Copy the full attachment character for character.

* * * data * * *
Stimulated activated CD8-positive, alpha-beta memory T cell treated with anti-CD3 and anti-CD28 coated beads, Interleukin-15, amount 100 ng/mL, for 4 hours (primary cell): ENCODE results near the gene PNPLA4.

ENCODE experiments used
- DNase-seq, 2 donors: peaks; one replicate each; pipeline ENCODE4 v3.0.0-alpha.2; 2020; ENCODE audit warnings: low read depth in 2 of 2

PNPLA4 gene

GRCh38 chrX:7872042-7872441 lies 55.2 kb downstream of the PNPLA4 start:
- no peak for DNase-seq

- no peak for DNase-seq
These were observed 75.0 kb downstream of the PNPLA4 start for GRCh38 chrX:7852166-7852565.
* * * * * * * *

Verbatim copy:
Stimulated activated CD8-positive, alpha-beta memory T cell treated with anti-CD3 and anti-CD28 coated beads, Interleukin-15, amount 100 ng/mL, for 4 hours (primary cell): ENCODE results near the gene PNPLA4.

ENCODE experiments used
- DNase-seq, 2 donors: peaks; one replicate each; pipeline ENCODE4 v3.0.0-alpha.2; 2020; ENCODE audit warnings: low read depth in 2 of 2

PNPLA4 gene

GRCh38 chrX:7872042-7872441 lies 55.2 kb downstream of the PNPLA4 start:
- no peak for DNase-seq

- no peak for DNase-seq
These were observed 75.0 kb downstream of the PNPLA4 start for GRCh38 chrX:7852166-7852565.